Rwanda's Supreme Court has begun hearing appeals in the case of the country's first post-genocide president, who was jailed last June.
Pasteur Bizimungu denied all the charges
Pasteur Bizimungu was sent to prison for 15 years on charges of inciting civil disobedience, associating with criminals and embezzling public funds.
He was arrested in 2002 after trying to form a political party.
His lawyers argue that the jail term should be reduced, while prosecutors want it to be changed to life sentence.
Supporters of Pasteur Bizimungu say the charges against him were politically motivated, but the government in Kigali accused him of stirring up divisions between Tutsis and the majority Hutus.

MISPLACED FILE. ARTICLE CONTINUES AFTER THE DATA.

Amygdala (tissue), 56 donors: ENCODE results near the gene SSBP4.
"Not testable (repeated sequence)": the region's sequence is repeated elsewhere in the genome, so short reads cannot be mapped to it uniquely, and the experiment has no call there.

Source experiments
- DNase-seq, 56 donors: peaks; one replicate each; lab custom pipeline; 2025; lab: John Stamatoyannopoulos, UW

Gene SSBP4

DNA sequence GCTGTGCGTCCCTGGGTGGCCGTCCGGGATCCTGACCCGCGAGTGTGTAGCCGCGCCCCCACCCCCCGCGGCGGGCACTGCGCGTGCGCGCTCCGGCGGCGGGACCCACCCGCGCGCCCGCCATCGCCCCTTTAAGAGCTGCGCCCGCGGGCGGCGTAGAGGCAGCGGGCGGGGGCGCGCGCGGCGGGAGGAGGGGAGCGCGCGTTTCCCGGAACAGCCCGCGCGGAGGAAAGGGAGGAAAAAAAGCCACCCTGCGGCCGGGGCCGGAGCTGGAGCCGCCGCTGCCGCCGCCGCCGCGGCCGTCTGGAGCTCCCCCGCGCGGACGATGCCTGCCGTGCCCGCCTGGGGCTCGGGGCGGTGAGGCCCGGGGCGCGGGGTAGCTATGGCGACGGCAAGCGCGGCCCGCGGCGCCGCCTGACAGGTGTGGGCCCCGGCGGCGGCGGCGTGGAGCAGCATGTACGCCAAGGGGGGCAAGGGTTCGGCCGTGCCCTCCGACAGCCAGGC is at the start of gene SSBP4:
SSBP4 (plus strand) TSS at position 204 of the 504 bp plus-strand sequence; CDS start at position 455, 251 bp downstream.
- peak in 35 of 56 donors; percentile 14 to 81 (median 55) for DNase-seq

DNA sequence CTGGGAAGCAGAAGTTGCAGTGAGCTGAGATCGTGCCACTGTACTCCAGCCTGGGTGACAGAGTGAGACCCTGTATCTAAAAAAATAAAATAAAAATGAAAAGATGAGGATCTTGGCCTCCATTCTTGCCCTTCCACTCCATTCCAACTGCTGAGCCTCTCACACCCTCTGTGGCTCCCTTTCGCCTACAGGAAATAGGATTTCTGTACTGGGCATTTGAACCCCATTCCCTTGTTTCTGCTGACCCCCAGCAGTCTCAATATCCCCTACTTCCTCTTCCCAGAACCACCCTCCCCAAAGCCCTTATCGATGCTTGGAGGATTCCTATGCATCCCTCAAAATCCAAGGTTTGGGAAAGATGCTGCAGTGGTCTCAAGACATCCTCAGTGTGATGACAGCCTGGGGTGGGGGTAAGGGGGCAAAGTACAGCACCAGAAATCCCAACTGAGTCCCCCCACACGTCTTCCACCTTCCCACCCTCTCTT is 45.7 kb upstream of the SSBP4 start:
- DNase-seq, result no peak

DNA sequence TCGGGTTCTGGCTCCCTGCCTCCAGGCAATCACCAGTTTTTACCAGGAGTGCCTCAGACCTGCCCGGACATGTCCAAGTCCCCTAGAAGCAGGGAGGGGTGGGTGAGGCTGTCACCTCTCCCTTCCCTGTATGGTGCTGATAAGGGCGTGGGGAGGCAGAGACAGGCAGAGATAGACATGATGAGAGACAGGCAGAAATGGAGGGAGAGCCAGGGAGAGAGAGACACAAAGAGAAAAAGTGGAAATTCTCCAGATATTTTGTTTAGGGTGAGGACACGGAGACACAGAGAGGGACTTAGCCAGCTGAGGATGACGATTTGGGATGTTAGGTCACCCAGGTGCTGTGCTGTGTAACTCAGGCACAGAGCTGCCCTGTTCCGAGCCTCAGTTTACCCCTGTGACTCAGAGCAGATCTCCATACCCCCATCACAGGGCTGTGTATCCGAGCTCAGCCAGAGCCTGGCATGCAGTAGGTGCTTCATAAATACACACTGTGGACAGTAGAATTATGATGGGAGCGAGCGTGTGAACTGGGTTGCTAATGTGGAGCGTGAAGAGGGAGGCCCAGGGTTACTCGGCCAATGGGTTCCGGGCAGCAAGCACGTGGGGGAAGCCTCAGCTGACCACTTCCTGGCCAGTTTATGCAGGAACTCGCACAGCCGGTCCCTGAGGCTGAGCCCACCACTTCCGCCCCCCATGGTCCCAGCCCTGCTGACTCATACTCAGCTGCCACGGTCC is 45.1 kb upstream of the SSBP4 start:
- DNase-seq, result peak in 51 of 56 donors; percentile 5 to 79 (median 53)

The former president was tried along with seven other people after he founded a new political party (PDR-Ubuyanja), which was immediately declared illegal by the government.
Mr Bizimungu was one of only a handful of Hutus to join the Rwandan Patriotic Front - the RPF - the rebel movement formed among Tutsi exiles in Uganda.
The RPF took control of Rwanda in July 1994, putting an end to the genocide organised by extremist Hutu leaders that left about 800,000 Tutsis and moderate Hutus dead.
But after his resignation in 2000, Mr Bizimungu became a vocal critic of the RPF-led government.
While the RPF says it has introduced stability and multi-party democracy, its critics claim it has centralised power within a Tutsi elite and crushed potential opponents - by accusing them of promoting ethnic divisions.